AM: Construction for the Golden Gate Bridge began in 1933, but the idea was conceived as early as 1916. The City formally launched a feasibility study in 1919, and the 1920s then saw a lot of consulting, reviewing proposals, securing funds, getting permissions -- as well as earning support. Today, it’s easy to think that the Golden Gate Bridge was always just so popular and beloved, but there was quite the opposition. SO: Yeah! People were concerned it was too expensive, too risky, too undoable. AM: And people worried about what it might do. For example, we’ve mentioned the military presence along the coast. The Navy feared ships would crash into the bridge and block the bay’s entrance, or maybe enemies would sabotage the bridge. Ferry companies worried the bridge would harm their business -- and they were right. As we know from the history of Eureka in our park, [Mhm] both the Golden Gate and Bay bridges signaled the beginning of the end of ferries filling the bay. And there were groups that opposed the bridge, worried about environmental damage, or that the bridge would ruin the strait’s natural beauty. SO: Wait, wait. Speaking of natural beauty, earlier you mentioned that the bridge’s color, International Orange, has its own color coordinates. Can you go further into that color choice? AM: Absolutely! Color choice was definitely a big part of the planning process. See, up to that point, bridges tended to be black, gray, or silver. That would have been the conventional choice… and would have made the bridge disappear in the fog. The Navy wanted the bridge to be yellow and black [SO laughs] so it would be easier to see by passing ships. The Army Air Corps wanted it red and white to be noticeable from the air. SO: So, you’re saying we could have had the Candy Cane Bridge?! [AM laughs] Is that better than the Bumblebee Bridge? You know, the Silver Strait Bridge has a ring to it... AM: But the people, the locals, were having none of that grayscale business for this bridge. They wanted aesthetics to match the sea, the hills, the light. The towers had been built first; the primer painted on the steel was red; and they loved how the red looked. So they wrote as much to the consulting architect, Irving Morrow, who had noticed the red primer, and understood everyone’s concern. Morrow completely believed the bridge was going to be, quote, “one of the greatest monuments of all time.” He didn’t want the wrong color to undermine its form, size, or scale. Ultimately, Morrow chose what he then called orange vermillion, or red lead. As we can now see -- no matter if it’s a clear or foggy day -- this shade looks beautiful with the blue, green, and gray all around it. SO: So the name Golden Gate didn’t really figure in the color choice. Not that a literal golden bridge would have looked good. AM: No. But in the right light, like the strait itself, the bridge looks golden, anyway. SO: Literally and figuratively. Can I read from an old newspaper again? AM: Please do! SO: This is from the San Francisco Chronicle the day before the bridge opened in 1937. There were city-wide celebrations, and the writer describes all that excitement: bands, parades, dancing, singing, souvenir hawking, fiesta and fireworks way into the evening. Then he closes with these lines:

“And out at the Golden Gate, that huge and beautiful thing stood alone and dreamed. Dreamed and hummed strange melodies to herself, sang strange songs to the darkening waters of the Golden Gate, to the green-clad hills of old Marin. Held mystic conversation with the gulls about her head, those gulls that were there when Vizcaino came, when Drake sailed past, when De Ayala danced through the Gate in the tiny San Carlos. Alone, and for the last time, she dreamed, that glowing, vibrant thing of beauty and strength. Like a bride she was on her marriage eve. Today the Golden Gate Bridge will begin to live.” (SF Chronicle, May 27, 1937) AM: I don’t know what else John Fremont was thinking when he named the strait, but if you ask me, all that romanticism fits right in with a name like “Chrysopylae.” SO: It certainly paints a pretty picture. I don’t know though if personifying the Golden Gate as a bride who will only begin to live once married would fly today… AM: That’s true! So much of our job is turning today’s lens on the history we can see in the objects, places, and people that make up our park. I don’t know about you, but this conversation has brought so many more questions to my mind. SO: Like, how many people took advantage of Fremont’s golden vein? AM: And did the Golden Gate really hold the key to better lives? SO: Who really made money in the Gold Rush? AM: How did San Francisco care for all of these hopefuls? SO: How did it fail? AM: All these questions spring from the idea of a golden land, of greater opportunity on the other side of a journey, and there are so many topics in the history of San Francisco and its waterfront that we can look at through this lens. SO: Absolutely! But I hope, looking through today’s lens, we’re not just going to discover that when people look at the golden gate, they see their dream of a better life reflected back as a bitter lie. AM: I think it’s safe to say that nothing is black and white. That’s why we should keep revisiting the myths! SO: Nothing is black and white...just shades of international orange. AM: [Laughs] aaaaand we’ve found our way back to the Golden Gate. SO: Well. People. Always. Do. For my final newspaper excerpt for today -- AM: Promise? SO: I promise. 26.2 million people visited San Francisco in 2019. Even if only a quarter of them were international tourists -- I can’t even begin to imagine how many of them came here just to see the bridge. AM: And Alcatraz! Imagine if we started talking about visitors asking “How do we get to Alcatraz?” SO: [Laughs} Do they really want to know? AM: Come to think of it, we could probably have a whole historical analysis related to “Where’s the bathroom?” SO: Oh no. AM: Oh yes. SO: Well, you can save that for another episode. AM: You got it!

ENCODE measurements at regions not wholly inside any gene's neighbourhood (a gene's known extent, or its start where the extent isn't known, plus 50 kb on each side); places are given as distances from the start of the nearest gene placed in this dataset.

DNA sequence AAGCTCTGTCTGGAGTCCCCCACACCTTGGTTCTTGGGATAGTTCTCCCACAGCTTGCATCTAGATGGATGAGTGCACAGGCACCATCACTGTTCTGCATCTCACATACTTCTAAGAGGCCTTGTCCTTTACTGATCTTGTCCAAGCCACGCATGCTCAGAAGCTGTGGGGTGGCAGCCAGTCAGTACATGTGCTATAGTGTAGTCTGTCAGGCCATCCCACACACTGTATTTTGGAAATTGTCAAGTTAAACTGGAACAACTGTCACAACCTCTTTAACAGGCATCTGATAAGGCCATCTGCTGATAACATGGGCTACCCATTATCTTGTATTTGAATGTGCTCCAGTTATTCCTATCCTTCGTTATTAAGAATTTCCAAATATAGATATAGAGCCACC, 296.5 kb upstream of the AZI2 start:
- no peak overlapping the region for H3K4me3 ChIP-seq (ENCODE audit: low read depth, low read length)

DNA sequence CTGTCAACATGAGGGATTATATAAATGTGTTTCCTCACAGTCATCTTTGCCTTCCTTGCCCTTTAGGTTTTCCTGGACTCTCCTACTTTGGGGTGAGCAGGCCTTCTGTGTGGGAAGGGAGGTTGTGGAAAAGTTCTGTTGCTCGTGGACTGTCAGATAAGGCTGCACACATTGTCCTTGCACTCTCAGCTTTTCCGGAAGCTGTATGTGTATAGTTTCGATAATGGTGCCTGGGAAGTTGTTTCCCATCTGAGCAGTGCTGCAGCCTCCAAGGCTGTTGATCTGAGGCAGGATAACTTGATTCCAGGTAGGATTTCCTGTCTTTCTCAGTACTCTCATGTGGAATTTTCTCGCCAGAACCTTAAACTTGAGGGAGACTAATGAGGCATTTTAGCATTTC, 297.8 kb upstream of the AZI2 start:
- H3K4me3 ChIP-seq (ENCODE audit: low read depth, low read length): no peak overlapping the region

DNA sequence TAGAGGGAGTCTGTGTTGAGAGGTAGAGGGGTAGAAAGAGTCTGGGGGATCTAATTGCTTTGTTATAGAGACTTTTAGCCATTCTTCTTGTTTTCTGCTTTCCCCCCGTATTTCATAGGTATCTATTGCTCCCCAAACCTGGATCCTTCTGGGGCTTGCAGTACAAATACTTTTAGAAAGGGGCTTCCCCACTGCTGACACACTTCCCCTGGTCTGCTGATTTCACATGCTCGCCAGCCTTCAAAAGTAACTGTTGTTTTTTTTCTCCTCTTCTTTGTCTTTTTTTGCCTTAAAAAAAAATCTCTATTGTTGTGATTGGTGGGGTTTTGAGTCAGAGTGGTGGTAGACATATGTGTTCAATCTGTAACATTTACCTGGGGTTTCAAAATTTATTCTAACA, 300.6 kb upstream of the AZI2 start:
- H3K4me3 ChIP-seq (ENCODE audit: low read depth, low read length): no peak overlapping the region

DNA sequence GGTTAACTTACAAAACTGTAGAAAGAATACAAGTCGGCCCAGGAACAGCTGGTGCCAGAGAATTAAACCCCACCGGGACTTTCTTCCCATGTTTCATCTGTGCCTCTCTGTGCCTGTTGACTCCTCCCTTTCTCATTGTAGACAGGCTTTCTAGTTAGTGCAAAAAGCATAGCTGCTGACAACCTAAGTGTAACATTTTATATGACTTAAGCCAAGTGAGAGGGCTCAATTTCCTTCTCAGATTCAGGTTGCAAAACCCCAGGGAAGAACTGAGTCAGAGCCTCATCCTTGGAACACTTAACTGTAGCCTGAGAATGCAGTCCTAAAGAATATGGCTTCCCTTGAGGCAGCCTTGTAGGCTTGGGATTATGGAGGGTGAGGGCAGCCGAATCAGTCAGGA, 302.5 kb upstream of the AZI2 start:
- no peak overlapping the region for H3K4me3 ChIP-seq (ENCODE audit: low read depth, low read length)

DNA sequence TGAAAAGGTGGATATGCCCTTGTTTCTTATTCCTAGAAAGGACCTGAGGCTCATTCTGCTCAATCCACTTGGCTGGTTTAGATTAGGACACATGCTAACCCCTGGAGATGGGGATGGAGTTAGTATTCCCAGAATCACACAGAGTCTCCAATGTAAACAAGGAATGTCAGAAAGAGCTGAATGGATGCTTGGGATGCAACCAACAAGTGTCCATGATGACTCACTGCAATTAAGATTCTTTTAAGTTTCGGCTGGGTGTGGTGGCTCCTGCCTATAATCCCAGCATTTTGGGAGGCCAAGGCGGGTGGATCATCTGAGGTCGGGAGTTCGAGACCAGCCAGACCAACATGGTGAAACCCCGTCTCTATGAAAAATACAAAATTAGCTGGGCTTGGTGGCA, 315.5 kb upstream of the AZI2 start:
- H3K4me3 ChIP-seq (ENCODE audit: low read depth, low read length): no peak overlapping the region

**audio break**

AM: You’ve just gotten a glimpse into a new project we’re excited to bring to your virtual park. “Better Lives, Bitter Lies” is a podcast series focusing on the role of propaganda, trickery, and misinformation in bringing people to the San Francisco Bay in search of better lives since 1849. These discussions are not meant to be comprehensive pictures of historical events, but rather to spark curiosity, discussion, and further exploration. Keep an eye out for our next episode!

**outro music**

Episode music: “Turning to You” and “When We Set Out” by Blue Dot Sessions. Licensed under Creative Commons BY-NC.

San Francisco’s fabled strait was so named two years before gold was discovered in Northern California. How did it get the name “Golden Gate?”